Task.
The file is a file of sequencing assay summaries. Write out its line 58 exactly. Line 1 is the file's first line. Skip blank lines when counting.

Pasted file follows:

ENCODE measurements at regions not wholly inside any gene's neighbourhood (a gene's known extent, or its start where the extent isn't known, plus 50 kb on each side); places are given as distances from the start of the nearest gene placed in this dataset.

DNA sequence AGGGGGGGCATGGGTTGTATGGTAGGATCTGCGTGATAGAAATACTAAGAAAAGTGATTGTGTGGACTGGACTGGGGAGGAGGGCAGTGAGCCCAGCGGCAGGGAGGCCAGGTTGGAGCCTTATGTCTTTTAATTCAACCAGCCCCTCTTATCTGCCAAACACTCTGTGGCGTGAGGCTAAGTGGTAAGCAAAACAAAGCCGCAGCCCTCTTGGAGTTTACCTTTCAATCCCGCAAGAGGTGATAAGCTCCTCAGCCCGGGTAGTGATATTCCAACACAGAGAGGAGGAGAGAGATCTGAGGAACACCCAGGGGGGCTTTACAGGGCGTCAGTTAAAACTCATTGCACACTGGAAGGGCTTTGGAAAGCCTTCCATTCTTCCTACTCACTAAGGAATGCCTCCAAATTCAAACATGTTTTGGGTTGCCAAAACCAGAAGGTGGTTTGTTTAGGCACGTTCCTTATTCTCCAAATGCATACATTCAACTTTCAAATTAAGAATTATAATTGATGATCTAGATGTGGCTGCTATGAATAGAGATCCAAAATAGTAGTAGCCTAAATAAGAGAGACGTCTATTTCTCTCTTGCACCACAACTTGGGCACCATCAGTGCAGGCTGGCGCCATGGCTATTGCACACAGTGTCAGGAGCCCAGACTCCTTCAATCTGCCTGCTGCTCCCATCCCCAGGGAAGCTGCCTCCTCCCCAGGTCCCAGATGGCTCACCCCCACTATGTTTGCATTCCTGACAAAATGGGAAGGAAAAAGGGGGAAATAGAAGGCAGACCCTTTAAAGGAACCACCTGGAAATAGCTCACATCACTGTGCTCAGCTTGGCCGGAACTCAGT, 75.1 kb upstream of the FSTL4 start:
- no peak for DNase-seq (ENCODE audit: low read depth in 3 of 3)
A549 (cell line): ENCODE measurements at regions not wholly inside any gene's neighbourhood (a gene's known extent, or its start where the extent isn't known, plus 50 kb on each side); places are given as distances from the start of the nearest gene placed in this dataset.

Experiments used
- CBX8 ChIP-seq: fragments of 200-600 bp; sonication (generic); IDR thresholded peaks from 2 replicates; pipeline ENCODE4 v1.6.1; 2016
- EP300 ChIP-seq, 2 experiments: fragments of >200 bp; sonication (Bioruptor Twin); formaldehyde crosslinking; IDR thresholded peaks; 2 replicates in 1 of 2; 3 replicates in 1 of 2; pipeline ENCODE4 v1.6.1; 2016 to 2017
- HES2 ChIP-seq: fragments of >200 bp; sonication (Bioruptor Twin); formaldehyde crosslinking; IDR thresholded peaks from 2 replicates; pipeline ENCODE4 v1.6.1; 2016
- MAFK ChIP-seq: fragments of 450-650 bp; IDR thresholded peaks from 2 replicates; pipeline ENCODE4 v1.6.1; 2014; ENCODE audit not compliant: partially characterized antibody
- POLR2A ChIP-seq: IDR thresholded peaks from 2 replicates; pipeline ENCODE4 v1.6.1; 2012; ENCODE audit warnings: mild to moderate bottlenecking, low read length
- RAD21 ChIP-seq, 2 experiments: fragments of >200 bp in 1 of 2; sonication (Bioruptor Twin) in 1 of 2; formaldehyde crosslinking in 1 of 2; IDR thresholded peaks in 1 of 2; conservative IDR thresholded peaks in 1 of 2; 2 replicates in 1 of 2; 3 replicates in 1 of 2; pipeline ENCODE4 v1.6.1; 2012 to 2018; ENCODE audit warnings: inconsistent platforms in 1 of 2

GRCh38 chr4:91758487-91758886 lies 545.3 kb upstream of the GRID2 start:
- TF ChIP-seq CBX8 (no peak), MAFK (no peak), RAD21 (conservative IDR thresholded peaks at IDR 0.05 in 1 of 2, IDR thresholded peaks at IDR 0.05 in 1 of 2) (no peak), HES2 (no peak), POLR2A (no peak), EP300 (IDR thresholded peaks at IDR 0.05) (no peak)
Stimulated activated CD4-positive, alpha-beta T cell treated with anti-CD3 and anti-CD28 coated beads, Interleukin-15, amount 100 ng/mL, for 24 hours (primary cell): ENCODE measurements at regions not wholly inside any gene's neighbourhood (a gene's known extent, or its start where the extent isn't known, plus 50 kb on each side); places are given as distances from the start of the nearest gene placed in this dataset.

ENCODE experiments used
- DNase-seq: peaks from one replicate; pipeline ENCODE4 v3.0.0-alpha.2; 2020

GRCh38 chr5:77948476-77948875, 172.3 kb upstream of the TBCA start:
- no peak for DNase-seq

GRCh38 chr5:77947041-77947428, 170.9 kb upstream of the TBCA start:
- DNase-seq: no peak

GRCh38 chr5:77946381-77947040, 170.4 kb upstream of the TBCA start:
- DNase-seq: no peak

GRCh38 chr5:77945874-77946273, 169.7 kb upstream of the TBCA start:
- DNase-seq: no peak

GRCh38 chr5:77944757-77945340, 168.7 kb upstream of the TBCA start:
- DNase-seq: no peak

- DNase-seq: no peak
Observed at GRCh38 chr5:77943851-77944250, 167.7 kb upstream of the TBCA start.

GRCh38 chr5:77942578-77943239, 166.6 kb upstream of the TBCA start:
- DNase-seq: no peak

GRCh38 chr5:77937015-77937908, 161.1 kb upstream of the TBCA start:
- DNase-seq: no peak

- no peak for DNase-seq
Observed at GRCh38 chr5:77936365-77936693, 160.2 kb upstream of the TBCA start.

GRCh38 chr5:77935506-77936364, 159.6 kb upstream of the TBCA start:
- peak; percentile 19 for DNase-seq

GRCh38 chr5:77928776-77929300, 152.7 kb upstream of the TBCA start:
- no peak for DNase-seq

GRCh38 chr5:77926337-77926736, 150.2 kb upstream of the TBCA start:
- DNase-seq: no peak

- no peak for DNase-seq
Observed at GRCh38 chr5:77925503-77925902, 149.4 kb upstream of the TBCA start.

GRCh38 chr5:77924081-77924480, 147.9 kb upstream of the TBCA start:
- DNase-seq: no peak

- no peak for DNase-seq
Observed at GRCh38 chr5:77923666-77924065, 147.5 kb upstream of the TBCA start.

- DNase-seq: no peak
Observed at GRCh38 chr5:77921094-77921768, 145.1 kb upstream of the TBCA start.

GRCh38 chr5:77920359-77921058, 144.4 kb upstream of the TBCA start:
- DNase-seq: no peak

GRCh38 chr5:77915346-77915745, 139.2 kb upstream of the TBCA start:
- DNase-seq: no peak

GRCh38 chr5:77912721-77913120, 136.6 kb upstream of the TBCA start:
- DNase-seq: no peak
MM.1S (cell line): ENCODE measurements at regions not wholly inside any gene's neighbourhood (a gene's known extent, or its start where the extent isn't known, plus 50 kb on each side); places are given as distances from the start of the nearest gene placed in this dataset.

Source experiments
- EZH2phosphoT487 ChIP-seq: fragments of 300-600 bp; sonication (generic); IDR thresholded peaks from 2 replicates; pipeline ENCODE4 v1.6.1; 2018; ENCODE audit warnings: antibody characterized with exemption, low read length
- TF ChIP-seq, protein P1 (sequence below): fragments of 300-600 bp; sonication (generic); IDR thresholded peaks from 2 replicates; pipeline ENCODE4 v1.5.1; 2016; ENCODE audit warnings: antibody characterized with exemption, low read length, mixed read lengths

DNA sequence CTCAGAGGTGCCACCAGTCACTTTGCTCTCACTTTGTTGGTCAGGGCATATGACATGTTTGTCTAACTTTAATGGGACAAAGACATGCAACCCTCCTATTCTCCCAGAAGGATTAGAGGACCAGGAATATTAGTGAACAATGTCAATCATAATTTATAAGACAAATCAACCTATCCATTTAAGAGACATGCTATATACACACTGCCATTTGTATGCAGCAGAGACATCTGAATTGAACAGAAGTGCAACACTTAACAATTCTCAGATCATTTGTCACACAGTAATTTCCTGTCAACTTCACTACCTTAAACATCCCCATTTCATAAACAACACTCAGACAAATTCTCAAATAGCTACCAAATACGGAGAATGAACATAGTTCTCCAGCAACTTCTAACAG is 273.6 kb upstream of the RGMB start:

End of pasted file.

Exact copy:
- TF ChIP-seq, protein P1 (sequence below): fragments of 300-600 bp; sonication (generic); IDR thresholded peaks from 2 replicates; pipeline ENCODE4 v1.5.1; 2016; ENCODE audit warnings: antibody characterized with exemption, low read length, mixed read lengths